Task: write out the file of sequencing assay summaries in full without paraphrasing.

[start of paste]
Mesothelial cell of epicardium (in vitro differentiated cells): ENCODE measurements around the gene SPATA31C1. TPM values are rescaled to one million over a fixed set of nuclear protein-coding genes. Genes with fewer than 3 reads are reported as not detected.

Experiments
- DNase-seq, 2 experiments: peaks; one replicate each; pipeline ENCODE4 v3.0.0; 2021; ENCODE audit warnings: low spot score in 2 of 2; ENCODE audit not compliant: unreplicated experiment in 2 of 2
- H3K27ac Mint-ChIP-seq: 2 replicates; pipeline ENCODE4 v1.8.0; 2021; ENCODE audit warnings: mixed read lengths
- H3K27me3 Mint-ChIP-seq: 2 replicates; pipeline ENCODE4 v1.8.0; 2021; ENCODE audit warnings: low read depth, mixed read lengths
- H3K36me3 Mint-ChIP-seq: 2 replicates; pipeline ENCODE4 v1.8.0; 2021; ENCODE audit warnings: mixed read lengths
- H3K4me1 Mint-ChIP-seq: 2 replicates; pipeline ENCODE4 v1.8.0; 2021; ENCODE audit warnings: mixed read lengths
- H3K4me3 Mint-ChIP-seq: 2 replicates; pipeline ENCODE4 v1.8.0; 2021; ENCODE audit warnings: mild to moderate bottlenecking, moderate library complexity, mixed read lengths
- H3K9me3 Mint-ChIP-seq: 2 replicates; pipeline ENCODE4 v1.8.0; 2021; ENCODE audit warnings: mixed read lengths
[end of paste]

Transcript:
Mesothelial cell of epicardium (in vitro differentiated cells): ENCODE measurements around the gene SPATA31C1. TPM values are rescaled to one million over a fixed set of nuclear protein-coding genes. Genes with fewer than 3 reads are reported as not detected.

Experiments
- DNase-seq, 2 experiments: peaks; one replicate each; pipeline ENCODE4 v3.0.0; 2021; ENCODE audit warnings: low spot score in 2 of 2; ENCODE audit not compliant: unreplicated experiment in 2 of 2
- H3K27ac Mint-ChIP-seq: 2 replicates; pipeline ENCODE4 v1.8.0; 2021; ENCODE audit warnings: mixed read lengths
- H3K27me3 Mint-ChIP-seq: 2 replicates; pipeline ENCODE4 v1.8.0; 2021; ENCODE audit warnings: low read depth, mixed read lengths
- H3K36me3 Mint-ChIP-seq: 2 replicates; pipeline ENCODE4 v1.8.0; 2021; ENCODE audit warnings: mixed read lengths
- H3K4me1 Mint-ChIP-seq: 2 replicates; pipeline ENCODE4 v1.8.0; 2021; ENCODE audit warnings: mixed read lengths
- H3K4me3 Mint-ChIP-seq: 2 replicates; pipeline ENCODE4 v1.8.0; 2021; ENCODE audit warnings: mild to moderate bottlenecking, moderate library complexity, mixed read lengths
- H3K9me3 Mint-ChIP-seq: 2 replicates; pipeline ENCODE4 v1.8.0; 2021; ENCODE audit warnings: mixed read lengths